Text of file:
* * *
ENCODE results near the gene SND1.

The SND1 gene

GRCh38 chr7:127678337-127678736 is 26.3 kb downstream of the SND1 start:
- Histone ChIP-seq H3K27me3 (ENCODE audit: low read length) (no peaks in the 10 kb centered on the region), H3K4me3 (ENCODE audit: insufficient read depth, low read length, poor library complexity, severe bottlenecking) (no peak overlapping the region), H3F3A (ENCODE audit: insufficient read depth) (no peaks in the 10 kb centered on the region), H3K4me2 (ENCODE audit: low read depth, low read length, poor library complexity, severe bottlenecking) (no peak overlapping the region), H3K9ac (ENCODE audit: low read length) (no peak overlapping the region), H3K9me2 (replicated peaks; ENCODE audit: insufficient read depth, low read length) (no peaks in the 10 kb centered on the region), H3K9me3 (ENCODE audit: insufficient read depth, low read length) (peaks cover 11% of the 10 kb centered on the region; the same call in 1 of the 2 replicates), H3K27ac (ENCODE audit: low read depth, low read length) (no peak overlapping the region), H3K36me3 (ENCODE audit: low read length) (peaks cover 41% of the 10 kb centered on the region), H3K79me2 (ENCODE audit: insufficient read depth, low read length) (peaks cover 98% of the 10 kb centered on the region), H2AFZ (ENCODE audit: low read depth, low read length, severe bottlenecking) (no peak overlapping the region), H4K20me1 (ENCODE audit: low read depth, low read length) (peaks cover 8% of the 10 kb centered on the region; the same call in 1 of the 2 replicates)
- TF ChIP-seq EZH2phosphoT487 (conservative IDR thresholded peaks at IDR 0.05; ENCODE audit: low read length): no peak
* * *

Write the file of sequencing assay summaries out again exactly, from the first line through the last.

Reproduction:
ENCODE results near the gene SND1.

The SND1 gene

GRCh38 chr7:127678337-127678736 is 26.3 kb downstream of the SND1 start:
- Histone ChIP-seq H3K27me3 (ENCODE audit: low read length) (no peaks in the 10 kb centered on the region), H3K4me3 (ENCODE audit: insufficient read depth, low read length, poor library complexity, severe bottlenecking) (no peak overlapping the region), H3F3A (ENCODE audit: insufficient read depth) (no peaks in the 10 kb centered on the region), H3K4me2 (ENCODE audit: low read depth, low read length, poor library complexity, severe bottlenecking) (no peak overlapping the region), H3K9ac (ENCODE audit: low read length) (no peak overlapping the region), H3K9me2 (replicated peaks; ENCODE audit: insufficient read depth, low read length) (no peaks in the 10 kb centered on the region), H3K9me3 (ENCODE audit: insufficient read depth, low read length) (peaks cover 11% of the 10 kb centered on the region; the same call in 1 of the 2 replicates), H3K27ac (ENCODE audit: low read depth, low read length) (no peak overlapping the region), H3K36me3 (ENCODE audit: low read length) (peaks cover 41% of the 10 kb centered on the region), H3K79me2 (ENCODE audit: insufficient read depth, low read length) (peaks cover 98% of the 10 kb centered on the region), H2AFZ (ENCODE audit: low read depth, low read length, severe bottlenecking) (no peak overlapping the region), H4K20me1 (ENCODE audit: low read depth, low read length) (peaks cover 8% of the 10 kb centered on the region; the same call in 1 of the 2 replicates)
- TF ChIP-seq EZH2phosphoT487 (conservative IDR thresholded peaks at IDR 0.05; ENCODE audit: low read length): no peak